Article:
Do note that if your midlaner, jungler, and nearer lane (top or bot) can’t actually fight the opposing two lanes and jungler by the buff, then the timing attack doesn’t exist. The only thing you can try is a risky steal. You have to gauge your strength and save up mana/cooldowns for this fight before you commit to it, because it can seriously backfire.

Timing 3: 20-minute Oracles

This timing is more and more important as the map gets increasingly littered with wards. If you’re playing a team that doesn’t really buy wards (stereotypical Nidalee “support” players), then this isn’t as important. If you’re playing against a team that believes in vision and wards and uses them both to their advantage, then this is extremely important.

By twenty minutes, it’s highly likely that one or more outer turrets have fallen, and that means grouping and roaming!  By this point, the support should also have Ruby Sightstone and at least basic boots, which are the other core components of their build. If you are ahead as a support, you can either upgrade boots, or get a faster Oracle Elixir. The twenty minute Oracle Elixir does two things. First, it makes enemy roaming less safe and less likely to pick someone off. If they can’t see your half-health jungle Riven doing Wraiths, then they aren’t as apt to ambush her. Second, it facilitates your roaming. Clearing out defensive wards from entire sections of the jungle (particularly the opposing jungle) is hugely advantageous. Not only does it allow you to set up the infamous “Fnatic bush,” or other such sneaky tactics, but it discourages the enemy’s solo laners from pushing out too far from the turrets to get farm. And that means that if you can intimidate them into staying by their turrets by denying vision, you are essentially denying them gold.

Timing 4: Flash timings

Flash has a five minute cooldown. This timing (along with #1) is probably one of the first timings that players learn when they’re playing League of Legends. The best junglers know that a successful gank results in your team getting an advantage via A) an objective,  B) kills, C) Summoner Spells, D) Force-backs, or E) Long-cooldown ultimates, in roughly that order. For the sake of this argument, I’m going to say that “getting an advantage” means that you are getting more of the things than you give up. In other words, if you get a kill at top that results in a lost turret, two force-backs, and a Dragon given up at bot, that is not a successful gank.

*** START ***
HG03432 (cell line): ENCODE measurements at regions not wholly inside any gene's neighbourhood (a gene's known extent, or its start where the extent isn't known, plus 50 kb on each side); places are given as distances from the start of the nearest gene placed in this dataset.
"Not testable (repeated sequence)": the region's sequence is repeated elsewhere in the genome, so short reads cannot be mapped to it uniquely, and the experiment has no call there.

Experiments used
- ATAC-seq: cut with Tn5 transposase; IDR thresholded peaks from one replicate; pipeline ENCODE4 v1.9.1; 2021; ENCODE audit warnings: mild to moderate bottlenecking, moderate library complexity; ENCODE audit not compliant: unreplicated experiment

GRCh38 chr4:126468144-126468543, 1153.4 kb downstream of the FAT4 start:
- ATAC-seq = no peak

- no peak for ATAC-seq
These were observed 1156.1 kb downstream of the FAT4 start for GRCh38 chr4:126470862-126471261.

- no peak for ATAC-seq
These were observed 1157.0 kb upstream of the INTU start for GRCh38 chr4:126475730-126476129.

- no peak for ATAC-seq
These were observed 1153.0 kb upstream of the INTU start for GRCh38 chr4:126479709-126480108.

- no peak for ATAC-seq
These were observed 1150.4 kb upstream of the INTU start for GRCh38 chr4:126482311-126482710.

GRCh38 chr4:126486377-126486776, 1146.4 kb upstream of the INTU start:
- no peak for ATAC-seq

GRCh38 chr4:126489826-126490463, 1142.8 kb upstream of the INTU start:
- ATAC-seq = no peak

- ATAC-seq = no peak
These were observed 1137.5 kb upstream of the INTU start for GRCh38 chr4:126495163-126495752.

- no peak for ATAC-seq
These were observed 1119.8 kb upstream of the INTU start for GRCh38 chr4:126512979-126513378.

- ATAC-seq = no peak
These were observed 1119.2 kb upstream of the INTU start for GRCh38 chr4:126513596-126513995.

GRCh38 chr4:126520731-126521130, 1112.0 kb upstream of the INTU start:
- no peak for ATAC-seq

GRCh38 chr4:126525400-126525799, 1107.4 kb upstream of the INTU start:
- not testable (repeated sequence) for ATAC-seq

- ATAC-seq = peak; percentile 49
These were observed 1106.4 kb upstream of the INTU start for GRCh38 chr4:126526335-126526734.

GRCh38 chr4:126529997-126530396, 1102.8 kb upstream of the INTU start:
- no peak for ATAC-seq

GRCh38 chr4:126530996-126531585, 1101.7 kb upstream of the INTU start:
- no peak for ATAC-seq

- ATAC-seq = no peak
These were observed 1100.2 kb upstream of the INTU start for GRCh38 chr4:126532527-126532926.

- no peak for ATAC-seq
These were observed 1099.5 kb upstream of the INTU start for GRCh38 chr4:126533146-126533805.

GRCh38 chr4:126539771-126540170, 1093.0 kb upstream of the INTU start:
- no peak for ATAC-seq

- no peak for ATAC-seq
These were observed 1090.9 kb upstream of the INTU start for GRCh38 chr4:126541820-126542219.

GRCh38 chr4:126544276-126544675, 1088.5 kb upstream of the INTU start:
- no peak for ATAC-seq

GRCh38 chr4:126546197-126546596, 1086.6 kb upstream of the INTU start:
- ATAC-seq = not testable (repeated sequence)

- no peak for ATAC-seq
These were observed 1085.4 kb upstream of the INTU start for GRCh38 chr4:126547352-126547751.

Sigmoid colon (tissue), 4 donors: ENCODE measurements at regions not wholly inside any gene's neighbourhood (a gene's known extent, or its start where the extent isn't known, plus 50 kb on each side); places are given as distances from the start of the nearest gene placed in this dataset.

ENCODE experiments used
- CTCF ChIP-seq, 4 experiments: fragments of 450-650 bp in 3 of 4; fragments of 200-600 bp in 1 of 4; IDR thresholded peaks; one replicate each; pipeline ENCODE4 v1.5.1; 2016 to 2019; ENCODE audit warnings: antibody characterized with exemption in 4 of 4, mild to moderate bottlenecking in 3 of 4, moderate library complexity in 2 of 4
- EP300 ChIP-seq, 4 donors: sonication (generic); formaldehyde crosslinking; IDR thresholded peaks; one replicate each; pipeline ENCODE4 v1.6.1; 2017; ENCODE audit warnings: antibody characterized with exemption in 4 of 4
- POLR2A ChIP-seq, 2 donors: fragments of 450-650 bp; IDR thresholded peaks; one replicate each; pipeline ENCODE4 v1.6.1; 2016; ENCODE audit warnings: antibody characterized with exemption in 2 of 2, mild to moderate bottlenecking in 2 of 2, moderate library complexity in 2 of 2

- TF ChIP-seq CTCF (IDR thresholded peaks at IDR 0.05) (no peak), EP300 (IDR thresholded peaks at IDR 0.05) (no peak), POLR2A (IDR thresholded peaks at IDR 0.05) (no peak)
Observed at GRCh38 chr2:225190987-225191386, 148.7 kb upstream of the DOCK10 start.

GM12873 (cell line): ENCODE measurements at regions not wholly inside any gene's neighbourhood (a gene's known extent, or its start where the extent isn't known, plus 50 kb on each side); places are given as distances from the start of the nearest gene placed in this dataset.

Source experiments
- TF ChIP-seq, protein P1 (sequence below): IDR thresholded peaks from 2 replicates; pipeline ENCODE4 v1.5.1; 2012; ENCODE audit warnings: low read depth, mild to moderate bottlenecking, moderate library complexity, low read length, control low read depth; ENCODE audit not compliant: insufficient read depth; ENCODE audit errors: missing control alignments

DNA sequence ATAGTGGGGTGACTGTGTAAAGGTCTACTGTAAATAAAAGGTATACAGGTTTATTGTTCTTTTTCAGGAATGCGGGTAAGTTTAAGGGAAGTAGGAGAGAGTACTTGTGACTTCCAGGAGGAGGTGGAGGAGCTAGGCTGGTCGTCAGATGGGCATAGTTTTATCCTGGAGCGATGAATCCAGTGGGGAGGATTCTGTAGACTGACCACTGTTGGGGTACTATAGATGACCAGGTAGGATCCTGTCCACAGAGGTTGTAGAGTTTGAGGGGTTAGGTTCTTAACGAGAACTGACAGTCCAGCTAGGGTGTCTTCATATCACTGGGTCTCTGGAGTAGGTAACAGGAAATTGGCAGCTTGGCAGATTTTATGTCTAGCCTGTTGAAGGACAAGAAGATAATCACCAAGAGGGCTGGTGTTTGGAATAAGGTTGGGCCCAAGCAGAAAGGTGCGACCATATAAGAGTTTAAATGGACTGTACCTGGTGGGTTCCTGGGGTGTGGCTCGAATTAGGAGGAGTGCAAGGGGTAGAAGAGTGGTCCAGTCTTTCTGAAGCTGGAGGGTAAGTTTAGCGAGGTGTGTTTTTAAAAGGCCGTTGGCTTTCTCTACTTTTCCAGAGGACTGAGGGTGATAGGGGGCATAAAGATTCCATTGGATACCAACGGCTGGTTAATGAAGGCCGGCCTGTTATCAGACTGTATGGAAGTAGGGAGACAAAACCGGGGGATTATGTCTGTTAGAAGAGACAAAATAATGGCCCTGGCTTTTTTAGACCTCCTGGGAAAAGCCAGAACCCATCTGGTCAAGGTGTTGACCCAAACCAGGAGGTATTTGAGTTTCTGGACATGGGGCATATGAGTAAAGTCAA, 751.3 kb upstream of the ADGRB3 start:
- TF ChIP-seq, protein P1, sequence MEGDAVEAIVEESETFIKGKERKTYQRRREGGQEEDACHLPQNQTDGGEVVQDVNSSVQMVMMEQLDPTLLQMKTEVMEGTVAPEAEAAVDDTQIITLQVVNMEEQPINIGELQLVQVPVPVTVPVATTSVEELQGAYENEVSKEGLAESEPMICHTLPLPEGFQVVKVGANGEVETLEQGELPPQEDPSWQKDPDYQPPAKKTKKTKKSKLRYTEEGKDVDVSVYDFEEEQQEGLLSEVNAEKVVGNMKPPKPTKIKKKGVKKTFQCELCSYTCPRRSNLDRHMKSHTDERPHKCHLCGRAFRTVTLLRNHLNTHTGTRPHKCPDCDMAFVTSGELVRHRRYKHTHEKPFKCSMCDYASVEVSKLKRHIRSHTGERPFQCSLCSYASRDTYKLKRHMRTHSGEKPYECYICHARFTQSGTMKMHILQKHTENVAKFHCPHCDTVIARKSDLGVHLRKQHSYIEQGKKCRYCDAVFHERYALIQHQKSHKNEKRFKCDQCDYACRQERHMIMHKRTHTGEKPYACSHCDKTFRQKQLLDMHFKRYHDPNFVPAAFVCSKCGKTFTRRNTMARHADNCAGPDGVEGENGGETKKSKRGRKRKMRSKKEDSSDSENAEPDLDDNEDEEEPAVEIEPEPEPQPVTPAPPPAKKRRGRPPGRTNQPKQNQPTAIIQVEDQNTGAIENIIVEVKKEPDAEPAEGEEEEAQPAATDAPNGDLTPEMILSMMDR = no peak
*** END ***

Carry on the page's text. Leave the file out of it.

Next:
Champions without Flash either have to play far more cautiously due to increased vulnerability to ganks, or have some obnoxious escape move that is going to require the jungler to bring in additional reinforcements to tower-dive them. Whenever you gank a lane and force their Flash, that’s a win. Note the time roughly and try to visit that lane again within the next five minutes. For laners, if you are able to force out a Flash/Barrier/Exhaust/Cleanse/Heal from your opponents, let your jungler know so they can try and exploit the timing window before that spell is off cooldown.


Known timings are points of predictability in the game that you can use to punish or avoid your opponents. If you started with a ward for your mid build, you should place it down on the side of the  opposing jungler’s second buff around three minutes to watch out for the 3:15 gank if your lane is pushing. You can use the 7:00 buff transfer to ambush the enemy jungler and possibly their mid at the their third buff. And the 20 minute oracles will help your team control vision. Timing Flash (along with other summoner spells) is something that most high-level and professional teams do out of habit, and incorporating these timings into your gameplay will help you understand windows of vulnerability or predictability in your opponents which you can then exploit.

Good luck on the Fields of Justice!

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Eph289 is a Platinum-ranked mid and support on NA and has been playing and writing about League of Legends since 2010. Formerly a Reign of Gaming guest contributor, he went by 'Sudunem' for his first few Cloth5 pieces until he fully transitioned over to Cloth5. He uses his mastery of the wizard arts of math, statistics, and theorycrafting to illuminate and explain the mysteries of League of Legends.